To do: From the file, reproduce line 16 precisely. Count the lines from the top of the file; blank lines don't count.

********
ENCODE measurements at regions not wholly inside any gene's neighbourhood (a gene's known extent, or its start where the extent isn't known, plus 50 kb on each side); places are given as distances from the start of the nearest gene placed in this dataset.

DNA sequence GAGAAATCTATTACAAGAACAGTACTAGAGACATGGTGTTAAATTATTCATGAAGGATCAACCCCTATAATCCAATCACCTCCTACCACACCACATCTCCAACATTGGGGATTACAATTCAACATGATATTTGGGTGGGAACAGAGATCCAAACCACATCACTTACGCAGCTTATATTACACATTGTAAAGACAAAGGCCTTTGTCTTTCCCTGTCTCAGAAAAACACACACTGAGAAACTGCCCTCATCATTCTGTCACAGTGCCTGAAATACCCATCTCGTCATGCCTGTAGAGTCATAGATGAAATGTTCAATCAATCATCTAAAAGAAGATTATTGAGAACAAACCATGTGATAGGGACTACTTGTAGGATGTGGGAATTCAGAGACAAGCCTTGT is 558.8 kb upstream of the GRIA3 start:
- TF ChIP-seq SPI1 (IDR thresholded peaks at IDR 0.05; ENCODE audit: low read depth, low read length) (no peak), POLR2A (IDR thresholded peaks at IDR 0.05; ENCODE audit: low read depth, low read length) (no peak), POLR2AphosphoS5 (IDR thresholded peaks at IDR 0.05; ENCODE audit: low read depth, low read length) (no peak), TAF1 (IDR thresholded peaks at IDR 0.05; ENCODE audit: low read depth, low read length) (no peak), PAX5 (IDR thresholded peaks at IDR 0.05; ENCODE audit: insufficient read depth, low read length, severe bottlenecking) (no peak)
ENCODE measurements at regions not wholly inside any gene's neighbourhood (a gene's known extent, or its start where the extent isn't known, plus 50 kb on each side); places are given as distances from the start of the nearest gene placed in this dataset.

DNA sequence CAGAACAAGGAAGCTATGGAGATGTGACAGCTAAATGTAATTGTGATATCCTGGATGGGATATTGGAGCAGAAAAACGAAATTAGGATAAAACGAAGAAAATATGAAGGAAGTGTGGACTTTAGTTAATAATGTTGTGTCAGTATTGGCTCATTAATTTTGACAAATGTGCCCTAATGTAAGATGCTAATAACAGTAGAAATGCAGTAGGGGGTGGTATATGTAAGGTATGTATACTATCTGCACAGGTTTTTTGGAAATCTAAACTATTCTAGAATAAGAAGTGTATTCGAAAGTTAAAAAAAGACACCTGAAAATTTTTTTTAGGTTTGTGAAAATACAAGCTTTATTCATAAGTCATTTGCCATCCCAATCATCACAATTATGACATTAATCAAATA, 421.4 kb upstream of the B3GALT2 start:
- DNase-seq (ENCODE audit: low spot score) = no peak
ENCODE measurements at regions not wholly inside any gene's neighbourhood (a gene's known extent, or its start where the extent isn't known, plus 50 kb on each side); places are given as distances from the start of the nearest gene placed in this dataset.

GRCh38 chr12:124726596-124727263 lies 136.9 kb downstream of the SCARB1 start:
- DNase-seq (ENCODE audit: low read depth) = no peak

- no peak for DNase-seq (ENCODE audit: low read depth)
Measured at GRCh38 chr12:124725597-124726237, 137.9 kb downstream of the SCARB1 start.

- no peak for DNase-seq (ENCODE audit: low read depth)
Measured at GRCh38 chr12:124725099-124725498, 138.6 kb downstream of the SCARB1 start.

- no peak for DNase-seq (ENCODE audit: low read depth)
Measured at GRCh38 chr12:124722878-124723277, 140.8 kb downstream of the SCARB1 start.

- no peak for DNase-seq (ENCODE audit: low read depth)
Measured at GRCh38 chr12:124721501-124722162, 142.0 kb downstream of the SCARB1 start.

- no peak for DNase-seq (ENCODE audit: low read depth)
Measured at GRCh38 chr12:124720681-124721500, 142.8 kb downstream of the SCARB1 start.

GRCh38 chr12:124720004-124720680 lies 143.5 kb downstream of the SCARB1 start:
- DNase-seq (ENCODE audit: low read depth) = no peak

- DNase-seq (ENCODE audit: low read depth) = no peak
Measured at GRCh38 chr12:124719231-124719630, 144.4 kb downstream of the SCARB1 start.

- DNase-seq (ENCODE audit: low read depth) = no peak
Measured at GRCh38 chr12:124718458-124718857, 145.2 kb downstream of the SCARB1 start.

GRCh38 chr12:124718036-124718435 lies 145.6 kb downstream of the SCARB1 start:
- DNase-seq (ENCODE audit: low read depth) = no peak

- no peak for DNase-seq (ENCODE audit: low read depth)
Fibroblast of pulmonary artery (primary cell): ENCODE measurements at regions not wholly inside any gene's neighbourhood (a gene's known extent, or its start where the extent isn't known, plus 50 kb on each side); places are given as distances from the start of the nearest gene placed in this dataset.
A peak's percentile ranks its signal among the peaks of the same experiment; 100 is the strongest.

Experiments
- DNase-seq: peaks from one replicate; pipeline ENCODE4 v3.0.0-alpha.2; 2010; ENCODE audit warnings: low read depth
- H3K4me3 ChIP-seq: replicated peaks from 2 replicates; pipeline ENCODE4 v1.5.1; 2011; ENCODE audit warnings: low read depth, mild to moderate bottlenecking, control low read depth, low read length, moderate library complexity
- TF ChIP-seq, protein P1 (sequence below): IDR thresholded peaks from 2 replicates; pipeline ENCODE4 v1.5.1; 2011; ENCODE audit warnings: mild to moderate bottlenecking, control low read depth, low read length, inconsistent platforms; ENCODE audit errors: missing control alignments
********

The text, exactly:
- no peak for DNase-seq (ENCODE audit: low read depth)